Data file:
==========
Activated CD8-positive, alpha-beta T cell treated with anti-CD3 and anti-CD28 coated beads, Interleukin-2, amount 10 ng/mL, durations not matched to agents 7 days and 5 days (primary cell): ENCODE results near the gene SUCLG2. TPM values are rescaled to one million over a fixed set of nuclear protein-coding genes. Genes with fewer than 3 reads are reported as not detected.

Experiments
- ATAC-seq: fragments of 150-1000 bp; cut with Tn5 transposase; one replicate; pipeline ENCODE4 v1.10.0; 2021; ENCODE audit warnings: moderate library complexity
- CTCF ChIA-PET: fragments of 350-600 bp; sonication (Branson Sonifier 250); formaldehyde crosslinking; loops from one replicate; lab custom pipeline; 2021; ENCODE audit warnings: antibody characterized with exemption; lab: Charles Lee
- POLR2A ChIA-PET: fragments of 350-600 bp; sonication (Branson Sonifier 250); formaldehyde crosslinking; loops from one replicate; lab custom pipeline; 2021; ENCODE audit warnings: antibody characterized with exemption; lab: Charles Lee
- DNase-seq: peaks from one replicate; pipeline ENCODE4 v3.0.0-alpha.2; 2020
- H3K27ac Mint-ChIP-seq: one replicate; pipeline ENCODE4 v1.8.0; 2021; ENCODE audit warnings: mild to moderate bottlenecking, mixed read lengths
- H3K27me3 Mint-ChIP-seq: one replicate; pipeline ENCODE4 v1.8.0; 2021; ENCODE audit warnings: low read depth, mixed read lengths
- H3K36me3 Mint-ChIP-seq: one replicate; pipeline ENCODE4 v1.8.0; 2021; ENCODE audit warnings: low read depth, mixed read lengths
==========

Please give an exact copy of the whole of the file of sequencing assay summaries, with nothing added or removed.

Activated CD8-positive, alpha-beta T cell treated with anti-CD3 and anti-CD28 coated beads, Interleukin-2, amount 10 ng/mL, durations not matched to agents 7 days and 5 days (primary cell): ENCODE results near the gene SUCLG2. TPM values are rescaled to one million over a fixed set of nuclear protein-coding genes. Genes with fewer than 3 reads are reported as not detected.

Experiments
- ATAC-seq: fragments of 150-1000 bp; cut with Tn5 transposase; one replicate; pipeline ENCODE4 v1.10.0; 2021; ENCODE audit warnings: moderate library complexity
- CTCF ChIA-PET: fragments of 350-600 bp; sonication (Branson Sonifier 250); formaldehyde crosslinking; loops from one replicate; lab custom pipeline; 2021; ENCODE audit warnings: antibody characterized with exemption; lab: Charles Lee
- POLR2A ChIA-PET: fragments of 350-600 bp; sonication (Branson Sonifier 250); formaldehyde crosslinking; loops from one replicate; lab custom pipeline; 2021; ENCODE audit warnings: antibody characterized with exemption; lab: Charles Lee
- DNase-seq: peaks from one replicate; pipeline ENCODE4 v3.0.0-alpha.2; 2020
- H3K27ac Mint-ChIP-seq: one replicate; pipeline ENCODE4 v1.8.0; 2021; ENCODE audit warnings: mild to moderate bottlenecking, mixed read lengths
- H3K27me3 Mint-ChIP-seq: one replicate; pipeline ENCODE4 v1.8.0; 2021; ENCODE audit warnings: low read depth, mixed read lengths
- H3K36me3 Mint-ChIP-seq: one replicate; pipeline ENCODE4 v1.8.0; 2021; ENCODE audit warnings: low read depth, mixed read lengths